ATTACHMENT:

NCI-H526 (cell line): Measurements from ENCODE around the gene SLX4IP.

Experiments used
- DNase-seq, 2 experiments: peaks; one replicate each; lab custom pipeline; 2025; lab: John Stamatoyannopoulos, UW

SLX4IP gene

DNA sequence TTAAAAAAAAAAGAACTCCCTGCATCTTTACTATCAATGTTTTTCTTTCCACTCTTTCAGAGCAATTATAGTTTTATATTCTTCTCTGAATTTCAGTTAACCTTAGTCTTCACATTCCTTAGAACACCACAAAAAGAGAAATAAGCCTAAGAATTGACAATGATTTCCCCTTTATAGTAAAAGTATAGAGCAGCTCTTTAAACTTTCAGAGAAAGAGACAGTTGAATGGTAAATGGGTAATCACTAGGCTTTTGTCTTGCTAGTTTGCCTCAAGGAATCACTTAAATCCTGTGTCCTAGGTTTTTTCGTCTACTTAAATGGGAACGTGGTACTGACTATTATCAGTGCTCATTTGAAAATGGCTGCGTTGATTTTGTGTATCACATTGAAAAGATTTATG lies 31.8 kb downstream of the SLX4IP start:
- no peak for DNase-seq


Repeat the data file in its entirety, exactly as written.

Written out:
NCI-H526 (cell line): Measurements from ENCODE around the gene SLX4IP.

Experiments used
- DNase-seq, 2 experiments: peaks; one replicate each; lab custom pipeline; 2025; lab: John Stamatoyannopoulos, UW

SLX4IP gene

DNA sequence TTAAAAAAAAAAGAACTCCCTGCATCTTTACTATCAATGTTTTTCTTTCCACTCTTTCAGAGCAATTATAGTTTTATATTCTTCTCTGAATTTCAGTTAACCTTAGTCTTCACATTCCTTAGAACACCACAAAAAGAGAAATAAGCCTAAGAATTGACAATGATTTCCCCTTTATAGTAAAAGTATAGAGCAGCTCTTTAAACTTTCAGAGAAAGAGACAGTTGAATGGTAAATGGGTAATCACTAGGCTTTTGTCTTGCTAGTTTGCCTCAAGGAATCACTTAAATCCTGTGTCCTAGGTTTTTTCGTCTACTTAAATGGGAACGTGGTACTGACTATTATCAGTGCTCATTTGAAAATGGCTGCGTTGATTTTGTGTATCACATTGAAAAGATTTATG lies 31.8 kb downstream of the SLX4IP start:
- no peak for DNase-seq